In April 2004, Swiss fund manager GAM Holding AG launched one of the first unconstrained fixed-income strategies for investors. It seemed to go OK for the next decade or so. Clients appreciated “the stability of the team, which since inception has remained largely unchanged under the leadership of Tim Haywood,” GAM said in its 2016 annual report.
Not any more, they don’t.
As of June 30, GAM had about 11 billion Swiss francs ($11.1 billion) in total allocated to its unconstrained absolute return bond category, with about 7.3 billion francs of funds and the rest in institutional mandates. Tuesday’s announcement of Haywood’s suspension, after his risk management and record-keeping were found wanting, prompted investors to request redemptions worth more than 10 percent of those funds. So that same day, GAM decided to freeze the funds. It said on Thursday that liquidating those holdings “would lead to a disproportional shift in their portfolio composition, which could compromise the interests of remaining investors.”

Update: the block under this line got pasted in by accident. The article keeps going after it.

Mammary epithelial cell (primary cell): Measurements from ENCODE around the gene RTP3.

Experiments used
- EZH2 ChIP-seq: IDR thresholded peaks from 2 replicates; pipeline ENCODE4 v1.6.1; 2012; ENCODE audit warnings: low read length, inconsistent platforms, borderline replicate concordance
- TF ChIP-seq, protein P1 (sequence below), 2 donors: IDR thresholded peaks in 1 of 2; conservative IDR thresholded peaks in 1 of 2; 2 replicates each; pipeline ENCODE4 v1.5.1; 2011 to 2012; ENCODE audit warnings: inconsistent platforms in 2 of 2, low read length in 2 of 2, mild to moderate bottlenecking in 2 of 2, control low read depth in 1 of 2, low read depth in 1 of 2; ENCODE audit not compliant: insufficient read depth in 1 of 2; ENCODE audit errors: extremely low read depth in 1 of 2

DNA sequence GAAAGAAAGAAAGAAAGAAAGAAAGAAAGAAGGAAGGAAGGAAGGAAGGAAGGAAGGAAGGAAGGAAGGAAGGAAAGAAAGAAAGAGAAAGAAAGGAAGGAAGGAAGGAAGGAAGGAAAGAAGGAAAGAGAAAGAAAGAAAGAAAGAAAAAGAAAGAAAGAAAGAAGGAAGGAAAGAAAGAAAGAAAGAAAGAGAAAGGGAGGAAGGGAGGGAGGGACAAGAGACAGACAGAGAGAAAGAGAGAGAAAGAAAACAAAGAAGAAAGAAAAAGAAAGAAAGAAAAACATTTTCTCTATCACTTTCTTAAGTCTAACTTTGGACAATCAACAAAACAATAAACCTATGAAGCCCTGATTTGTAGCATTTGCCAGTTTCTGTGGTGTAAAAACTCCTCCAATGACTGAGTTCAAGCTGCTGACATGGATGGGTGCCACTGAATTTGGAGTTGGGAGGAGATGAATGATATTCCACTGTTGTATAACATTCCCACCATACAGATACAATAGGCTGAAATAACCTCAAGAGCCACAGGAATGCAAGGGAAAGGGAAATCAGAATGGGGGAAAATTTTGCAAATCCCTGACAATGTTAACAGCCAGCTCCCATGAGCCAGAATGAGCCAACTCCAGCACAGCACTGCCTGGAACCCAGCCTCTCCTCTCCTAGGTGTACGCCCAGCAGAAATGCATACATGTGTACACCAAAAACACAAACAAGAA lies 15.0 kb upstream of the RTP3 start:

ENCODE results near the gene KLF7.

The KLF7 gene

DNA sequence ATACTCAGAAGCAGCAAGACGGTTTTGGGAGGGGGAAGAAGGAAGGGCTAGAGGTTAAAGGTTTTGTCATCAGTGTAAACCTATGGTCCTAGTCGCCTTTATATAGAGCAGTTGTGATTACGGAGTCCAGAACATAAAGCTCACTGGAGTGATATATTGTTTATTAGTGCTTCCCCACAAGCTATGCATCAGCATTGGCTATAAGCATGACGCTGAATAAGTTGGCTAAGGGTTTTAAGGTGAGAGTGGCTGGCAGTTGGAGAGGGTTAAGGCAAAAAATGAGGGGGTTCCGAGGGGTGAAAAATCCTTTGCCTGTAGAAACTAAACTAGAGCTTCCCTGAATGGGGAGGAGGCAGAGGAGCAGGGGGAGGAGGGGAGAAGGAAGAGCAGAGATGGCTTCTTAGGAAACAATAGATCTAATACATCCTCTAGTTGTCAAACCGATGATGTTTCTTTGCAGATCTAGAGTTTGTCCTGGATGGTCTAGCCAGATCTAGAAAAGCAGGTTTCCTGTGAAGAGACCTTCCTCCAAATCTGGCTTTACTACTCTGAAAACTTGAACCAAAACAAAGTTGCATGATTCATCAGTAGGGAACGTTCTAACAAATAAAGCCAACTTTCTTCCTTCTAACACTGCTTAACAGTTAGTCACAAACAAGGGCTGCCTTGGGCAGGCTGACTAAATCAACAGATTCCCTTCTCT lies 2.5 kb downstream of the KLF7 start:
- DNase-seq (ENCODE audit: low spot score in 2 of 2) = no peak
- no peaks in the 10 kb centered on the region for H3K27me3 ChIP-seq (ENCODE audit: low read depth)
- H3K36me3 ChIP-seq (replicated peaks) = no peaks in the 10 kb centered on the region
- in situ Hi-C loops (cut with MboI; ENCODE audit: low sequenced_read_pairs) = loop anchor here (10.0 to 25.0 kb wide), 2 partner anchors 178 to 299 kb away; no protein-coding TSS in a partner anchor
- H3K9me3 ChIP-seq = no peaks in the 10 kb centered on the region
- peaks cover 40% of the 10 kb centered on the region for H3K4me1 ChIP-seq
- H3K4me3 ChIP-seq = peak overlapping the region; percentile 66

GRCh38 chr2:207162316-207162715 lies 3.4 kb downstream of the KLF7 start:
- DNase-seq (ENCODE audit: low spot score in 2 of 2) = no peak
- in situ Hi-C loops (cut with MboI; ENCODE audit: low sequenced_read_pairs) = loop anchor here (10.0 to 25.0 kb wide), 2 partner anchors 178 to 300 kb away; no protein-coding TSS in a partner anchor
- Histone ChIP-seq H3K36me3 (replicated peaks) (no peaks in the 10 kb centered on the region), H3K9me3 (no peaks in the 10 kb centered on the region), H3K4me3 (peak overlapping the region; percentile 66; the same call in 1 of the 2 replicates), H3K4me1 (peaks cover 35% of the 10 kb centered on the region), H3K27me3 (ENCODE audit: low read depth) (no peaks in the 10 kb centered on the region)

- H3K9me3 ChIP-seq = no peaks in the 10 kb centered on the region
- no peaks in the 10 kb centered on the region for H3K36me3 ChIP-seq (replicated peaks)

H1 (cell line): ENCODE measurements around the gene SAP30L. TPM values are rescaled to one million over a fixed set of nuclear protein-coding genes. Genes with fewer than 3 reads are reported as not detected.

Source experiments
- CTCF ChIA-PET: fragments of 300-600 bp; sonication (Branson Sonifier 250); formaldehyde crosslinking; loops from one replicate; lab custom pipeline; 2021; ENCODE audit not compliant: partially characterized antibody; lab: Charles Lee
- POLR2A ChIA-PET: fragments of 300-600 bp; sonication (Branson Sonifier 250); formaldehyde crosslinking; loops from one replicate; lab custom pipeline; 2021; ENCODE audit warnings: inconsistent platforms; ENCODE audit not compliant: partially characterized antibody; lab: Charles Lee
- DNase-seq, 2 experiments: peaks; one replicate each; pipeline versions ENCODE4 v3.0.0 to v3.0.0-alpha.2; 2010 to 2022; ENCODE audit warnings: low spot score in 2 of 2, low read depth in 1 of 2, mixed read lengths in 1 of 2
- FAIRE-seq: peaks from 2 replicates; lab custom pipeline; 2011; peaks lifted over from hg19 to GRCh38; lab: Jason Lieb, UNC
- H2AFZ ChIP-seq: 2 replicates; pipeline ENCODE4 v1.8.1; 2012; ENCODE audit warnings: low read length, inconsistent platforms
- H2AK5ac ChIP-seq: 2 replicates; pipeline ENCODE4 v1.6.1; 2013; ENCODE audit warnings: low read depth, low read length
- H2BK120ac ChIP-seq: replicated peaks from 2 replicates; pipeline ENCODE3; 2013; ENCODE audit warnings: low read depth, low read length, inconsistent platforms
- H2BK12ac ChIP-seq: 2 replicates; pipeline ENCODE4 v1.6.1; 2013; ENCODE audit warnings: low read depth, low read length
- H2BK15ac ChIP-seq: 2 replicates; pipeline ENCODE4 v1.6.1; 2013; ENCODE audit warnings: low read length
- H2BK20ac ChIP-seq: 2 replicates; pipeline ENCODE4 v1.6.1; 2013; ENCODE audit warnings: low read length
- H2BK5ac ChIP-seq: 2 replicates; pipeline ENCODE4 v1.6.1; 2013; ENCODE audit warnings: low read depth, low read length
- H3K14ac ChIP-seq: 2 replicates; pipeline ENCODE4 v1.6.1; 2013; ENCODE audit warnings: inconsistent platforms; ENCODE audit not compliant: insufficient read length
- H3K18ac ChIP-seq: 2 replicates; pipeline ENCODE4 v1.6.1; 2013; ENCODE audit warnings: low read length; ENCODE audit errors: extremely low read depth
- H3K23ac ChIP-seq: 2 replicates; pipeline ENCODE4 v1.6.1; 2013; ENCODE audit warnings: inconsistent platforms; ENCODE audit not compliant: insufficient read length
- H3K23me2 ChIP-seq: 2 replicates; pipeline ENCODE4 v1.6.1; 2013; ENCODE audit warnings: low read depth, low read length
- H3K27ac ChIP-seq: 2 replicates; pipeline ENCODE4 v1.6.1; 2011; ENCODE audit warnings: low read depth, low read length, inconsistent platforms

To meet those redemption requests, GAM would doubtless have had to carry out a fire-sale of the securities owned by the funds, beginning with the most liquid and easiest to offload. Presumably that would lave left other investments that are, shall we say, not quite as liquid and not as easy to find buyers for – at least not at prices that GAM would be willing to accept.
The clue to all the anxiety around GAM is in the bond fund’s name: “Unconstrained.” Investors basically gave Haywood permission to invest in anything and everything that he felt could deliver returns within the broad category of fixed income. GAM, for its part, recognized that the more esoteric the products it offered, the higher the fees it could charge. As it said in its 2017 earnings release:
There is significant opportunity for active managers to innovate, differentiating themselves to capture market share in specialist ‘new active’ products that are growing in demand. Innovative products investing in private debt, specialist fixed income and multi asset have been able to buck the trend of margin pressure and command higher fees over the past few years.